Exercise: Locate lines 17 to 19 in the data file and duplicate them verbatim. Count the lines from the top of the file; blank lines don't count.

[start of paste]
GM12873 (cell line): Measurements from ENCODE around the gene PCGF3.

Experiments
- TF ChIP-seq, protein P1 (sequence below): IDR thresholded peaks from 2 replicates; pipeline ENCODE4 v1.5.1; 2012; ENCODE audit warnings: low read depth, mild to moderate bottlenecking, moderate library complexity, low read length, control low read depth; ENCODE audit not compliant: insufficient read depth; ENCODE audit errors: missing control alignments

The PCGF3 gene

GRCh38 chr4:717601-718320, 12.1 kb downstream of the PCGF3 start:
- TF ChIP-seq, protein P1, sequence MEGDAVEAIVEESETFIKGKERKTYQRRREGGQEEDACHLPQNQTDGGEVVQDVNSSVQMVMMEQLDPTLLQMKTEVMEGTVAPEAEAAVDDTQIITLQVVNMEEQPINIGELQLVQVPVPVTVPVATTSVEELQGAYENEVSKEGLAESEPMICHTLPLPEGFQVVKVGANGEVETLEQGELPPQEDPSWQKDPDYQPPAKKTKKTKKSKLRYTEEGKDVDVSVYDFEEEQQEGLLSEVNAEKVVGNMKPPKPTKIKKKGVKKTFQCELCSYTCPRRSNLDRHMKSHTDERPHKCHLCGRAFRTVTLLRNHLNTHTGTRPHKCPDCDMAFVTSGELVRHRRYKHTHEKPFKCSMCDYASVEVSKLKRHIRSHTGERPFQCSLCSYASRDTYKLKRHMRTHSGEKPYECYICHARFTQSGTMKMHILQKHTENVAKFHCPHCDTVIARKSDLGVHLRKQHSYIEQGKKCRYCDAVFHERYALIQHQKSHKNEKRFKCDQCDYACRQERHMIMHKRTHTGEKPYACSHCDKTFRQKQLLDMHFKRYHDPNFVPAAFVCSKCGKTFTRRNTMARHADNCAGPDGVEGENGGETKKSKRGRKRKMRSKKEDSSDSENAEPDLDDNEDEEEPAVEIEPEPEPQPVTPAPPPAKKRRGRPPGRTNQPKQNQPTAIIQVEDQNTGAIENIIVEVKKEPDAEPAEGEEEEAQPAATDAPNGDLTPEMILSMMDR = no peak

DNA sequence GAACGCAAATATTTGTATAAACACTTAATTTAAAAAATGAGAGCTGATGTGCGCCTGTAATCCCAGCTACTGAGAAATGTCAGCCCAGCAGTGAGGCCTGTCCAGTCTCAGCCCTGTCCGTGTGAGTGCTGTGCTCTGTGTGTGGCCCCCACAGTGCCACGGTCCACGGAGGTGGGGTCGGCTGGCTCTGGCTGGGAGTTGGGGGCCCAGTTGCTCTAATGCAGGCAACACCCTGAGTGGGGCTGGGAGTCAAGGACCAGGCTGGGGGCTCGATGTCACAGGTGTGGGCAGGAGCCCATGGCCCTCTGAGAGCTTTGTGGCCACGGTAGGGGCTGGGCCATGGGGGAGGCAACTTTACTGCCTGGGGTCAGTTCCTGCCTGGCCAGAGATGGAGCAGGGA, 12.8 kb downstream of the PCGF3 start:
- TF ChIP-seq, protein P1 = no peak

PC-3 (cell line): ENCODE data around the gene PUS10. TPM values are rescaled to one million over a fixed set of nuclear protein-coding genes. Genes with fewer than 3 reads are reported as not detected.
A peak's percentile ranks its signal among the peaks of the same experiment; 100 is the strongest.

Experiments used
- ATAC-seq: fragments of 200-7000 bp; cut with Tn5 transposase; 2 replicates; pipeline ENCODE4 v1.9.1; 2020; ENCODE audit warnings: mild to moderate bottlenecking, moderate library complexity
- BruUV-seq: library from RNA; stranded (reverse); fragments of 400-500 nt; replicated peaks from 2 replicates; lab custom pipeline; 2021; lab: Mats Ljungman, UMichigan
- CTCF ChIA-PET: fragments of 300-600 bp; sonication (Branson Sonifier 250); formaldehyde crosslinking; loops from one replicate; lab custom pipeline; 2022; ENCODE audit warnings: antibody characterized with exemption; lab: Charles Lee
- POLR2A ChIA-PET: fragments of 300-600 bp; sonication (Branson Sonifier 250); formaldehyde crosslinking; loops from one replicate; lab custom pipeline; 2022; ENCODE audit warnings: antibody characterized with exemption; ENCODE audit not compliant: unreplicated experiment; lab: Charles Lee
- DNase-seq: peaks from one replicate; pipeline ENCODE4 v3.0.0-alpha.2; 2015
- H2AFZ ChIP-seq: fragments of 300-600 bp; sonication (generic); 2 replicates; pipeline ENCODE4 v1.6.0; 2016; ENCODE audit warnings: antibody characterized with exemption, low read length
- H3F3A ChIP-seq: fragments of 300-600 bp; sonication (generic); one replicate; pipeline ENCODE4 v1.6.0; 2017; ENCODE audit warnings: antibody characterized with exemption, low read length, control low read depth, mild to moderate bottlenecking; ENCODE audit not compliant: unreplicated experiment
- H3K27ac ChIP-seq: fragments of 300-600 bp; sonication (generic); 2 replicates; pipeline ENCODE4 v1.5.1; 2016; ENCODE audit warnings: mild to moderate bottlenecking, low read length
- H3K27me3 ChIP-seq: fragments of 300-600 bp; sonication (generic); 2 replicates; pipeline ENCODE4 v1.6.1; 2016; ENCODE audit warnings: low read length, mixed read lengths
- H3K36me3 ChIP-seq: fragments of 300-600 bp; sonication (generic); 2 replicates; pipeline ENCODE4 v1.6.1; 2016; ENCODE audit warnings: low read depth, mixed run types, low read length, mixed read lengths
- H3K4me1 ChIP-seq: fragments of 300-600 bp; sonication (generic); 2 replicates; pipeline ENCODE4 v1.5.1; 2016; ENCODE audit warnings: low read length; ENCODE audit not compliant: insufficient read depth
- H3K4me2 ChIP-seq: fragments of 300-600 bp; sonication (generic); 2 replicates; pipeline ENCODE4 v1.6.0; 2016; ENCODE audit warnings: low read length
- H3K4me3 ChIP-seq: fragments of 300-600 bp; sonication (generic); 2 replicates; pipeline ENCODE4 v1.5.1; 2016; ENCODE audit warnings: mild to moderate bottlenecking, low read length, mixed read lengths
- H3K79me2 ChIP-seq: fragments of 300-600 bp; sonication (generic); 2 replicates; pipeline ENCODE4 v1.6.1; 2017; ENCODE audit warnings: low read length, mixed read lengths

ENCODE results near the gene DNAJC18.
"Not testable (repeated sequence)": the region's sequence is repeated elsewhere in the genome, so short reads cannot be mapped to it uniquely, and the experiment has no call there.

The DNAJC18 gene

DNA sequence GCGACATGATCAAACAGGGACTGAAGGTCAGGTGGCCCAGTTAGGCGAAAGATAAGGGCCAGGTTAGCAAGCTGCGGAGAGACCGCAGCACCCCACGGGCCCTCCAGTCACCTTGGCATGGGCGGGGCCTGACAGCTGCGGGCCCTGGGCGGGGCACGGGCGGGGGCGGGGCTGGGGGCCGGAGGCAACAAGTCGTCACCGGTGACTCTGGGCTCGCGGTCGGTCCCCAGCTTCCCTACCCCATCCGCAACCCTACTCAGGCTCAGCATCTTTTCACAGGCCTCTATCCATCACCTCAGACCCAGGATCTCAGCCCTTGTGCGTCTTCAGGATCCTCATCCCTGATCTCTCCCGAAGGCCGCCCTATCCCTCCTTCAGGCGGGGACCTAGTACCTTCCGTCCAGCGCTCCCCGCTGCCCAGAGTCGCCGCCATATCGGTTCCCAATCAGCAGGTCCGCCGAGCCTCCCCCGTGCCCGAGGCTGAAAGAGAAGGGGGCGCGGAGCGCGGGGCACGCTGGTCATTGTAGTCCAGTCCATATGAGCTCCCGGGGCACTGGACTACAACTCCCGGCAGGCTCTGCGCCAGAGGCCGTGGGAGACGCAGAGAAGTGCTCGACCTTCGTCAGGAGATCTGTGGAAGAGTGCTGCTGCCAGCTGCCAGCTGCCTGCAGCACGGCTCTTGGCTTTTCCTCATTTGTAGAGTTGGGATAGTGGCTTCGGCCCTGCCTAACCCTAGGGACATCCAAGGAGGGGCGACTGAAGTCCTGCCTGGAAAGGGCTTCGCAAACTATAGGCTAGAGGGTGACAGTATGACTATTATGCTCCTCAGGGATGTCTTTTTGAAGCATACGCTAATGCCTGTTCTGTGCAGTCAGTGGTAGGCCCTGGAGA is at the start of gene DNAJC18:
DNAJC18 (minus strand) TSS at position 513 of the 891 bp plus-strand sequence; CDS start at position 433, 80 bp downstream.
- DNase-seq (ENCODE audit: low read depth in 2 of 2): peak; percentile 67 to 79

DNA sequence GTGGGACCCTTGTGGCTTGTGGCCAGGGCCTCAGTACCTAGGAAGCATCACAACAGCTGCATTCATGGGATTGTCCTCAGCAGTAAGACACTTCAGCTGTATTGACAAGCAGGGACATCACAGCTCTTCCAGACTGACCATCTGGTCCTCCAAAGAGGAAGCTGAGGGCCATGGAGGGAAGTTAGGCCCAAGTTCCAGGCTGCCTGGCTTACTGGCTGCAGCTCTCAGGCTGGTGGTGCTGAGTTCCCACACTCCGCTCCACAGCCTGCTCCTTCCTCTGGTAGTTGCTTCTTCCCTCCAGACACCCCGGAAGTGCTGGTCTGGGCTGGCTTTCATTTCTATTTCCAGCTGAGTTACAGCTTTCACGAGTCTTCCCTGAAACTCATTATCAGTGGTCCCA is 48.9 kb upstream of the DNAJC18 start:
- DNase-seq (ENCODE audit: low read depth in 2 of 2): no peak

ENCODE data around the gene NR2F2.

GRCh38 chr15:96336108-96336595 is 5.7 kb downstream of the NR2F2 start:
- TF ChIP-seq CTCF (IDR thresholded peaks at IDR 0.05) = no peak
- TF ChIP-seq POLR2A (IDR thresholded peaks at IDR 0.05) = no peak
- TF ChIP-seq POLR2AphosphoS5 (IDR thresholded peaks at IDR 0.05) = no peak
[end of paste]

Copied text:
- H2AFZ ChIP-seq: fragments of 300-600 bp; sonication (generic); 2 replicates; pipeline ENCODE4 v1.6.0; 2016; ENCODE audit warnings: antibody characterized with exemption, low read length
- H3F3A ChIP-seq: fragments of 300-600 bp; sonication (generic); one replicate; pipeline ENCODE4 v1.6.0; 2017; ENCODE audit warnings: antibody characterized with exemption, low read length, control low read depth, mild to moderate bottlenecking; ENCODE audit not compliant: unreplicated experiment
- H3K27ac ChIP-seq: fragments of 300-600 bp; sonication (generic); 2 replicates; pipeline ENCODE4 v1.5.1; 2016; ENCODE audit warnings: mild to moderate bottlenecking, low read length